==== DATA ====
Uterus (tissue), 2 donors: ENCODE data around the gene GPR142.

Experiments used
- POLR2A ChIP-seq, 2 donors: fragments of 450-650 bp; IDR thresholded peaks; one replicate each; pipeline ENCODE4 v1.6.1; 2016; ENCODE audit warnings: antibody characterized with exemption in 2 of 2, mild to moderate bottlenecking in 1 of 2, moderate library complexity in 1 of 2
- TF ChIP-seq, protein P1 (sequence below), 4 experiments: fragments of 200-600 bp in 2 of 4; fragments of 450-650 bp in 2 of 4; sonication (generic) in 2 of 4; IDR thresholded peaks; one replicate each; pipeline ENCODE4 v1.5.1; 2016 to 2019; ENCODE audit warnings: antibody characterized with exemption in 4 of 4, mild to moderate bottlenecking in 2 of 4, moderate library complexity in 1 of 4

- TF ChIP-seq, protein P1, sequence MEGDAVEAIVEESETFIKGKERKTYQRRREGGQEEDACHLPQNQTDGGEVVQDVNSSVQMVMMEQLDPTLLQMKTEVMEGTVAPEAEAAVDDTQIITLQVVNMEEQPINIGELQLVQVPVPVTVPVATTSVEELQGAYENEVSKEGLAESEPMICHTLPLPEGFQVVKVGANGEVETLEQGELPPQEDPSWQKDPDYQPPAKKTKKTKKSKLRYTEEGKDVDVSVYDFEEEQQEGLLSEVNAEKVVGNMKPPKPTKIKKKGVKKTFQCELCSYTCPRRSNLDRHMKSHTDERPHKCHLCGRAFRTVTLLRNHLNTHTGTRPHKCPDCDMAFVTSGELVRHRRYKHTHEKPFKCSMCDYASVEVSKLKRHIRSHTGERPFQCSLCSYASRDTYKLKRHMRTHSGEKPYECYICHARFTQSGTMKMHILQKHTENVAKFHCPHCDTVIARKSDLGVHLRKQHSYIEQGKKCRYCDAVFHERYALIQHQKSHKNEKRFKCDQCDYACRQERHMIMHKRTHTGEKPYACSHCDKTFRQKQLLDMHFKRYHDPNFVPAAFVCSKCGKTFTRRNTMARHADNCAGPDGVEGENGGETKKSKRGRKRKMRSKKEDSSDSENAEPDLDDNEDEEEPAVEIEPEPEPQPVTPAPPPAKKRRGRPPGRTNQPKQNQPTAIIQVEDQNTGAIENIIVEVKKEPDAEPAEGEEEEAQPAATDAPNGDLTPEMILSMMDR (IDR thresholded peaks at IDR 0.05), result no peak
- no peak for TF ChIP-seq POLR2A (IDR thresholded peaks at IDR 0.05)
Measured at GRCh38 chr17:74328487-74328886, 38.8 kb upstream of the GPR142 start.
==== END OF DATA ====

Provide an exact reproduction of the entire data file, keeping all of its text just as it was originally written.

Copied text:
Uterus (tissue), 2 donors: ENCODE data around the gene GPR142.

Experiments used
- POLR2A ChIP-seq, 2 donors: fragments of 450-650 bp; IDR thresholded peaks; one replicate each; pipeline ENCODE4 v1.6.1; 2016; ENCODE audit warnings: antibody characterized with exemption in 2 of 2, mild to moderate bottlenecking in 1 of 2, moderate library complexity in 1 of 2
- TF ChIP-seq, protein P1 (sequence below), 4 experiments: fragments of 200-600 bp in 2 of 4; fragments of 450-650 bp in 2 of 4; sonication (generic) in 2 of 4; IDR thresholded peaks; one replicate each; pipeline ENCODE4 v1.5.1; 2016 to 2019; ENCODE audit warnings: antibody characterized with exemption in 4 of 4, mild to moderate bottlenecking in 2 of 4, moderate library complexity in 1 of 4

- TF ChIP-seq, protein P1, sequence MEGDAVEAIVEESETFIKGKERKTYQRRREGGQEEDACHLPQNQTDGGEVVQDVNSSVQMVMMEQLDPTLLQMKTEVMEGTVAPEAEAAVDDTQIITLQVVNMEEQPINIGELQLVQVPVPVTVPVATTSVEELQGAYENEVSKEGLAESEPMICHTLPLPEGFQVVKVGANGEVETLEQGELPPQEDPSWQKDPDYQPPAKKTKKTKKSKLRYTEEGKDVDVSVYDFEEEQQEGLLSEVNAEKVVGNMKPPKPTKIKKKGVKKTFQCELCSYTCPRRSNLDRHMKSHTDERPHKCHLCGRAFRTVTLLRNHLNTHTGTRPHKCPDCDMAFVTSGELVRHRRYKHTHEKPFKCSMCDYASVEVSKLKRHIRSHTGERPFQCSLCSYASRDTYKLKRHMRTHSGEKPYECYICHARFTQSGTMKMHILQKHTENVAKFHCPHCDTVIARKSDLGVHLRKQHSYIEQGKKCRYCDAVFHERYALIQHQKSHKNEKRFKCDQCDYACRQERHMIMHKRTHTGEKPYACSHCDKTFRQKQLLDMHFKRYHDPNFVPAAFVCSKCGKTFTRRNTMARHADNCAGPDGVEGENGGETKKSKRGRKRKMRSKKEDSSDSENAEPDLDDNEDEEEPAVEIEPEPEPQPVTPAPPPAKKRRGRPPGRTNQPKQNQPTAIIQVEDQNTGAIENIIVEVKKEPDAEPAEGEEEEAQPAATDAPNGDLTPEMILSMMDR (IDR thresholded peaks at IDR 0.05), result no peak
- no peak for TF ChIP-seq POLR2A (IDR thresholded peaks at IDR 0.05)
Measured at GRCh38 chr17:74328487-74328886, 38.8 kb upstream of the GPR142 start.